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Nolvadex is a nonsteroidal agent with potent antiestrogenic properties.

The antiestrogenic effects allow it to compete with estrogen for binding sites in target tissues, particularly the breast.

Nolvadex is prescribed to delay the recurrence of breast cancer following appropriate treatment and to combat metastatic breast cancer as an alternative to radiation or removal of the ovaries.

Side Effects and Interactions

Without question, the most common side effects of Nolvadex are hot flashes and nausea and/or vomiting.

Up to one fourth of the women on this medication may experience them; they are not usually severe enough for women to stop their medicine, however.

Other side effects to be alert for include vaginal bleeding, vaginal discharge, menstrual irregularities and skin rash.

Less commonly Nolvadex may produce a temporary flare of bone pain associated with metastatic disease, high calcium levels, swelling of the hands and feet, distaste for food, genital itching, depression, dizziness, headache and hair thinning or partial hair loss.

Some women have experienced visual changes while taking Nolvadex, and periodic eye exams are prudent.

There are some cases of serious blood clots in patients on Nolvadex.

Notify your doctor immediately if you suddenly notice confusion, blurred vision, shortness of breath, weakness, sleepiness, or pain and swelling in the leg or groin, as these might be signs of a clot.

This medication can interact with the blood thinners Coumadin and increase bleeding time. If they must be used together, prothrombin time should be monitored carefully.

There are hints that phenobarbital and Parlodel may alter Nolvadex blood levels.

This medication can affect thyroid tests, raising T4 levels without changing thyroid function. This should be taken into account in interpreting the results of a thyroid test.

Check with your pharmacist and physician to make sure Nolvadex is safe in combination with any other drugs you take.

Special Precautions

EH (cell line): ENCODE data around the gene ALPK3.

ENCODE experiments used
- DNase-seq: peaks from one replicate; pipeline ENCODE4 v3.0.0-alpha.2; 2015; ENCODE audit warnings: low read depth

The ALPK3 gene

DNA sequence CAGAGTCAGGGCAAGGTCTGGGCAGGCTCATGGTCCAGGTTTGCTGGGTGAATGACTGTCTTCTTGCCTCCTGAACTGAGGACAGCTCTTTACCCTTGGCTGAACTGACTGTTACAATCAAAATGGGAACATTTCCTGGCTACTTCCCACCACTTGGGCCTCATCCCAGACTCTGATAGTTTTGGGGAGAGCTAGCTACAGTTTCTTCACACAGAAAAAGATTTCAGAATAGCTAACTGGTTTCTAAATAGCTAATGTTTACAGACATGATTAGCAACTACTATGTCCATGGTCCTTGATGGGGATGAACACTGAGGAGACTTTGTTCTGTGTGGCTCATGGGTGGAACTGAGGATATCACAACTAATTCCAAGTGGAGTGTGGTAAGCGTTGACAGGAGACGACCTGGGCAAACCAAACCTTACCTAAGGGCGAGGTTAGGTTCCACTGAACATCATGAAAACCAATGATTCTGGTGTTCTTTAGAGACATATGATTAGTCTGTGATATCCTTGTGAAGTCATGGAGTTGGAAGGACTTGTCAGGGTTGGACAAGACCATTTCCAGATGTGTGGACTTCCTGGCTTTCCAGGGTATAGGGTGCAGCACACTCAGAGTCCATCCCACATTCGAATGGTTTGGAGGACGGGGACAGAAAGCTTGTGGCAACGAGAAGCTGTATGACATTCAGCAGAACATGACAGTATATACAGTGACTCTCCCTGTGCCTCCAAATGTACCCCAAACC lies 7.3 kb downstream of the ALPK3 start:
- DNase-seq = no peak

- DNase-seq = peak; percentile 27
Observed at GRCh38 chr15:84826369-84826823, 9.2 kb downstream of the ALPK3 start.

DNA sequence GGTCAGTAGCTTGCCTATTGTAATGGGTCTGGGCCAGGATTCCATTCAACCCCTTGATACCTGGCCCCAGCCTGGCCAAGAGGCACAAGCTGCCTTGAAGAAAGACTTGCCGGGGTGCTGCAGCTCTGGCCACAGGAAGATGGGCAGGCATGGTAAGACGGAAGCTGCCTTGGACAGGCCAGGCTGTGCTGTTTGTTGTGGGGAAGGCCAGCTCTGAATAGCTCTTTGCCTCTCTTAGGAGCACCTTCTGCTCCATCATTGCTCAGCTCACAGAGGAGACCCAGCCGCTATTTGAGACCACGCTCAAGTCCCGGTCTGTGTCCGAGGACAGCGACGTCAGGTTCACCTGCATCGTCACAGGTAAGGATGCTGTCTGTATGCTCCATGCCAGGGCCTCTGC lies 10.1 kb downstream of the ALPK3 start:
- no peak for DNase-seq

Nolvadex should not be taken during pregnancy, and any woman taking this medicine should use effective contraception.

Not all breast cancers are sensitive to estrogen, so the doctor will order hormone receptor studies on the tumor tissue to see if it is susceptible to Nolvadex.

Changes of the endometrium (lining of the uterus) have been reported in women taking Nolvadex. These include growths (polyps), overgrowth (hyperplasia) and even cancer.

Experts believe that the underlying mechanism is related to the estrogenic properties of Nolvadex.

Any woman on Nolvadex who experiences abnormal vaginal bleeding should report it to her doctor immediately.

Nolvadex should be used cautiously in women with abnormal blood counts. Regular blood tests to check both white and red cells and also liver enzymes may be appropriate.

Taking the Medicine

Nolvadex is taken twice a day, preferably on an empty stomach. The pills may be taken with food if they cause stomach upset.

Nolvadex tablets should be protected from heat and light.

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About the Author
Joe Graedon is a pharmacologist who has dedicated his career to making drug information understandable to consumers. His best-selling book, The People’s Pharmacy, was published in 1976 and led to a syndicated newspaper column, syndicated public radio show and web site. In 2006, Long Island University awarded him an honorary doctorate as “one of the country's leading drug experts for the consumer.” .
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